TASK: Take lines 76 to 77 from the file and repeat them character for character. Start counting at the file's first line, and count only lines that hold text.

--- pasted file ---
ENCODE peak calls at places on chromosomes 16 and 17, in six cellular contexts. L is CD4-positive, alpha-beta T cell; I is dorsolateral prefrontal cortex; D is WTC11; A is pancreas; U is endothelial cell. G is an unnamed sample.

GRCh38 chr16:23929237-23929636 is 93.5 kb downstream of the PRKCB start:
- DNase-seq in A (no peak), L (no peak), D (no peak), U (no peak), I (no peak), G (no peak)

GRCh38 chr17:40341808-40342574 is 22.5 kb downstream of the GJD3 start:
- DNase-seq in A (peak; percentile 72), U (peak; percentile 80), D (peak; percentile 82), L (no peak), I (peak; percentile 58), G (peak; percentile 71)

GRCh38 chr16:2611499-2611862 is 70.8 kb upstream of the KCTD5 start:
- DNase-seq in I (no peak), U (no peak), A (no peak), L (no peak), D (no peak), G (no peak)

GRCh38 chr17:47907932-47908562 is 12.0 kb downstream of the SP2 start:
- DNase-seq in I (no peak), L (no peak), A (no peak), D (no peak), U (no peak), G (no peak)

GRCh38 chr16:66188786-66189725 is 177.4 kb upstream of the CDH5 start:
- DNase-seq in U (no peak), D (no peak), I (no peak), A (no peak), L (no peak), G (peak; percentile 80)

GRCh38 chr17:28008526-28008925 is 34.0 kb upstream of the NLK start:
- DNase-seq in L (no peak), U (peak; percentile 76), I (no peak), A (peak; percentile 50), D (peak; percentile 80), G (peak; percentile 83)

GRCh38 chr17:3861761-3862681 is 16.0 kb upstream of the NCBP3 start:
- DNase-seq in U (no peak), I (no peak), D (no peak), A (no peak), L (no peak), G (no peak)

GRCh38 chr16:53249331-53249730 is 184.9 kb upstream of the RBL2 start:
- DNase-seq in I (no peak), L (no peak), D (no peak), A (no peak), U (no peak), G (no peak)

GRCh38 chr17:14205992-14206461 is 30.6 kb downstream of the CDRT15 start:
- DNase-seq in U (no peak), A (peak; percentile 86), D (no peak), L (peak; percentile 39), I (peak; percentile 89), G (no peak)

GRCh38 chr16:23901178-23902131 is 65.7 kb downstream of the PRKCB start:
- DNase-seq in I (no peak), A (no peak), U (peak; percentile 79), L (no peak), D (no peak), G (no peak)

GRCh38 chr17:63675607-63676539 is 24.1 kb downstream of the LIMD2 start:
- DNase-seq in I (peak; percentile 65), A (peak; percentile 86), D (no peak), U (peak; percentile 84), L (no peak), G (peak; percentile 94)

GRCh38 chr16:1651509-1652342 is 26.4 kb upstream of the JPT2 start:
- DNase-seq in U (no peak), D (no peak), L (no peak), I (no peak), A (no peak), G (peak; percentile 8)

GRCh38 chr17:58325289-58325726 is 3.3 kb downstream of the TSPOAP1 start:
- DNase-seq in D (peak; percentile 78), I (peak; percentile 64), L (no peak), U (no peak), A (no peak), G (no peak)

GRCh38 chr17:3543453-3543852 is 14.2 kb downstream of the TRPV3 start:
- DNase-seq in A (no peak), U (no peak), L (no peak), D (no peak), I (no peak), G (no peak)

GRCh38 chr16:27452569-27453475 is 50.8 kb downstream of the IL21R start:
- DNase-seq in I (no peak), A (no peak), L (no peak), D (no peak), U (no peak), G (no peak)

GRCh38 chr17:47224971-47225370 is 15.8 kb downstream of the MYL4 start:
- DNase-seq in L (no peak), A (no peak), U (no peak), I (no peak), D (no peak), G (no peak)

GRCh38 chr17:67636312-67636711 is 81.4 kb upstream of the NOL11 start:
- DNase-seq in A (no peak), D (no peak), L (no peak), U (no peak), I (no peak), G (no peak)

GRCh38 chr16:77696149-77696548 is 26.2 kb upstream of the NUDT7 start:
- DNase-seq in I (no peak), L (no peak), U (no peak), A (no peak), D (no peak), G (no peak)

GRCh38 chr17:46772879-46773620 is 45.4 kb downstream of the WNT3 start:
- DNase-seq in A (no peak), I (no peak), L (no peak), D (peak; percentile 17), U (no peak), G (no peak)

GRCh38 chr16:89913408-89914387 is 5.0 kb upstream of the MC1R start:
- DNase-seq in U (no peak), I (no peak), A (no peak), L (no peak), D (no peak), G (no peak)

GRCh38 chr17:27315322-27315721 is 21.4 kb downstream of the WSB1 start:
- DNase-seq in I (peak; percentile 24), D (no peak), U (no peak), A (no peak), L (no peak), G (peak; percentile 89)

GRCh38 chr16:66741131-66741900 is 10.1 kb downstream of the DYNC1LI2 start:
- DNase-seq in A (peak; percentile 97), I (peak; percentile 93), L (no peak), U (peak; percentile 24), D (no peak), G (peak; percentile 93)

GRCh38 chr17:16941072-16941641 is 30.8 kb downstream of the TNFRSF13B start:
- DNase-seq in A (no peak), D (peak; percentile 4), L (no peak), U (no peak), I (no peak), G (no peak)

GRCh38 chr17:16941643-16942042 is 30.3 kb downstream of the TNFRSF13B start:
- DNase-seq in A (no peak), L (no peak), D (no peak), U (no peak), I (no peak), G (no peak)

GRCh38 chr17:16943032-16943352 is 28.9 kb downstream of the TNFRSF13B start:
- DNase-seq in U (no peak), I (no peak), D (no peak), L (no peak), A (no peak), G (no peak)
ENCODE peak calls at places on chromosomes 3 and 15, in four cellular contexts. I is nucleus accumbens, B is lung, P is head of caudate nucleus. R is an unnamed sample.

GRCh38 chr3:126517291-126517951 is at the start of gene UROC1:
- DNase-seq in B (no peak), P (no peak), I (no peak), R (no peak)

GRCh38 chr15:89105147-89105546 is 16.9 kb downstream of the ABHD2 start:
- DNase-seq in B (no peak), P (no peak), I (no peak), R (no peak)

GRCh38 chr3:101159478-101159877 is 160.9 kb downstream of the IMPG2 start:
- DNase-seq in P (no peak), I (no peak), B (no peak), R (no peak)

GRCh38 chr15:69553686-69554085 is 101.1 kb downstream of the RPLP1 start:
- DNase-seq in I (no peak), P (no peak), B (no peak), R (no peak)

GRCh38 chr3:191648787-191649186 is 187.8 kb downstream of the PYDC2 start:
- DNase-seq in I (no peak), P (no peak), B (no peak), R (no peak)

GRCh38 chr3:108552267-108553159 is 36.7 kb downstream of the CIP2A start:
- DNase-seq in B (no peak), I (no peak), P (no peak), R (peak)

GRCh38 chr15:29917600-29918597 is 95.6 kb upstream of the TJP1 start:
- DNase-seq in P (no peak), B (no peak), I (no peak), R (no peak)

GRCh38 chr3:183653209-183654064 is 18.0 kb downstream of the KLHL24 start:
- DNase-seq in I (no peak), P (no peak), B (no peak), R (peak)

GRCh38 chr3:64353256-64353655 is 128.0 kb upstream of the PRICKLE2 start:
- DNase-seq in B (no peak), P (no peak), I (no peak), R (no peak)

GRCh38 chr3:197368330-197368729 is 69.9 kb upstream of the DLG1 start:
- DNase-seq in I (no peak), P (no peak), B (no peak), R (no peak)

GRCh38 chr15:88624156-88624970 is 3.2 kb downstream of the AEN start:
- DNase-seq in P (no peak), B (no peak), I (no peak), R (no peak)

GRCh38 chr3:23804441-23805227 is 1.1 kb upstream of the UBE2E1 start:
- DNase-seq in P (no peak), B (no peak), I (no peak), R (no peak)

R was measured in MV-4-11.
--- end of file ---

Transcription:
- DNase-seq in P (no peak), B (no peak), I (no peak), R (no peak)

R was measured in MV-4-11.